In-band operation uses one physical resource block in an existing LTE carrier. This does not require any additional (expensive) frequency bands, and can likely be implemented with only a software upgrade to the eNodeB. Guard band operation is also unlikely to require new RF spectrum, and allows the NB-IoT carrier to be broadcast in the already allocated LTE guard band. Stand-alone operation works nicely if refarmed GSM spectrum is available, since NB-IoT carriers fit nicely into a GSM channel plan. That varies by country, city, and carrier, but the flexibility is there.
NB-IoT Rollout Concerns
NB-IoT applications require a highly reliable signal with low data rates that can be implemented using existing LTE network hardware. Although this seems simple, there are some key causes for concern. The NB-IoT concept is meant to enable the rapid deployment of a large number of low cost, battery powered devices without concern for RF propagation conditions. Locations in basements, utility cabinets, and water meter enclosures are all considered usable. Expectations are that the battery life will approach 10 years. In short, NB-IoT supports a high volume of mission critical applications with poor signal propagation conditions for a long period of time. What could go wrong?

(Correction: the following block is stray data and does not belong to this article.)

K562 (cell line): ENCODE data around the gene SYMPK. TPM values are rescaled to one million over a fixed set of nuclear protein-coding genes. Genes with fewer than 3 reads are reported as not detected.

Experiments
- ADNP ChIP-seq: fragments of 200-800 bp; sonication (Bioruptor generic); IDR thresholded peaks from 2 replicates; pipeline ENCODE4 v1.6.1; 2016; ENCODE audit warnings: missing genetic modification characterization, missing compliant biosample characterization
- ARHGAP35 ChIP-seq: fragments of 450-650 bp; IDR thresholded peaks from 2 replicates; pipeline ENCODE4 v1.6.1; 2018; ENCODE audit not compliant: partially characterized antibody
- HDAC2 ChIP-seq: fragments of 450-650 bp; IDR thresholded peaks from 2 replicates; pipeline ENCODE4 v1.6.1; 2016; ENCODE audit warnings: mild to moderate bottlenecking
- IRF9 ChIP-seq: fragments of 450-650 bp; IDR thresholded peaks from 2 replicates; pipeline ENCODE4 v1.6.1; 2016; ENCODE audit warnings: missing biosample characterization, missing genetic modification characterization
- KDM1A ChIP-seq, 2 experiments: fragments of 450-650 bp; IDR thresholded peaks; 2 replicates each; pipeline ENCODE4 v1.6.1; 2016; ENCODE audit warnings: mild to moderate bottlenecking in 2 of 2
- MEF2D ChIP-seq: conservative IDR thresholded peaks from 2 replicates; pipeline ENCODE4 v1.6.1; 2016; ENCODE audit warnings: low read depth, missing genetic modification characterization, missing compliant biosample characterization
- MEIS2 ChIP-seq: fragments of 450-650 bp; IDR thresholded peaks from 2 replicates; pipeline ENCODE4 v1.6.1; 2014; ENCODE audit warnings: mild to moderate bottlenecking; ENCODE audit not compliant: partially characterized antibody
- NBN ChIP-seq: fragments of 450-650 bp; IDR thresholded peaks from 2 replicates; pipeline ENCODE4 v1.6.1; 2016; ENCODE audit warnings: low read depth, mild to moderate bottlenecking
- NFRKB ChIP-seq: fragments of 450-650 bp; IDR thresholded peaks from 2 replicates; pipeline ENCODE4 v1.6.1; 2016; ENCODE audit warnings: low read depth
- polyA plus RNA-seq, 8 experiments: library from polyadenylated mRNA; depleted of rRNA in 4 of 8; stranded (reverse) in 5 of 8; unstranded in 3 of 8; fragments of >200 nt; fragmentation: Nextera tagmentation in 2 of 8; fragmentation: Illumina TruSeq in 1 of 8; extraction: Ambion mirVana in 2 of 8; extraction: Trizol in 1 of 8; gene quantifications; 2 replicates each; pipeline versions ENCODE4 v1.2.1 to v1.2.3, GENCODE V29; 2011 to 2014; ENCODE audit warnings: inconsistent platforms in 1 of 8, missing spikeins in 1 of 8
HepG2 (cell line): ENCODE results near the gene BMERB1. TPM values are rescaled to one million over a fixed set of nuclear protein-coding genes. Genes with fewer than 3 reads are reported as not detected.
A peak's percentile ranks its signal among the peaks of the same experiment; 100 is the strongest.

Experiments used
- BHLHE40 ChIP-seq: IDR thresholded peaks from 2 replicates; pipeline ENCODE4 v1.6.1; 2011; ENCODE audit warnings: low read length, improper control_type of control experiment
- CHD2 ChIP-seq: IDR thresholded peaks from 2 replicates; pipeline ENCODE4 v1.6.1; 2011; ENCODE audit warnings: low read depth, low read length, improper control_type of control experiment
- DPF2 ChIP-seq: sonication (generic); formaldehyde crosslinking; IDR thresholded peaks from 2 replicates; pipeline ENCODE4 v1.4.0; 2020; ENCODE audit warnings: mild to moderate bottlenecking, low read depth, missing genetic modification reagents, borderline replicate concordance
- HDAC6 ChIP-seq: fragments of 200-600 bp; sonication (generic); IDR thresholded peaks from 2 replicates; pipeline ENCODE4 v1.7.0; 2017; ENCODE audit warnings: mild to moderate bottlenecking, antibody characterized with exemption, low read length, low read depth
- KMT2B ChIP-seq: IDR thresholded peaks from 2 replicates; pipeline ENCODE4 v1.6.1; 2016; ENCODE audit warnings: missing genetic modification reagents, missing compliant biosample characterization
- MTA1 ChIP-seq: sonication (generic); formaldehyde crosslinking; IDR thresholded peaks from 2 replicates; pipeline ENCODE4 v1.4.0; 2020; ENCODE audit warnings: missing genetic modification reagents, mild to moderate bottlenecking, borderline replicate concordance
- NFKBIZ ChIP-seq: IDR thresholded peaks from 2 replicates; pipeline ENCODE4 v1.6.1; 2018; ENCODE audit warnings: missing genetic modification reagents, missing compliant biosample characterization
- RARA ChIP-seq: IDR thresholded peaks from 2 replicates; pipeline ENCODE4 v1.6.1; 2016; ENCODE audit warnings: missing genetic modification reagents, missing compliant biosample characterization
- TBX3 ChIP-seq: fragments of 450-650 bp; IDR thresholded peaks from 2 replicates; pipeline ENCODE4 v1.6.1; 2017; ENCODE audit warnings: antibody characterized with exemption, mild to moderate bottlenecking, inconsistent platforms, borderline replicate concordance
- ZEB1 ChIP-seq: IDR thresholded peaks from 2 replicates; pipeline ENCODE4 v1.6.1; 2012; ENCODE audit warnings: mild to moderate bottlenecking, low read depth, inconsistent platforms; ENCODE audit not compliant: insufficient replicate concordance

Industry experts are using an ultimate installation volume number of 40 devices per household for their planning (Ericsson, 2016). If we take a city, such as San Jose, Calif., with 300,000 households, that works out to about 12 million devices when complete to its full potential. This is for one city. That’s not a rollout you want a high fault rate for, particularly since some of the more critical installations will require skilled labor with the (expensive) associated truck rolls. The IoT projected growth graph shows the current take-rate, with future projections.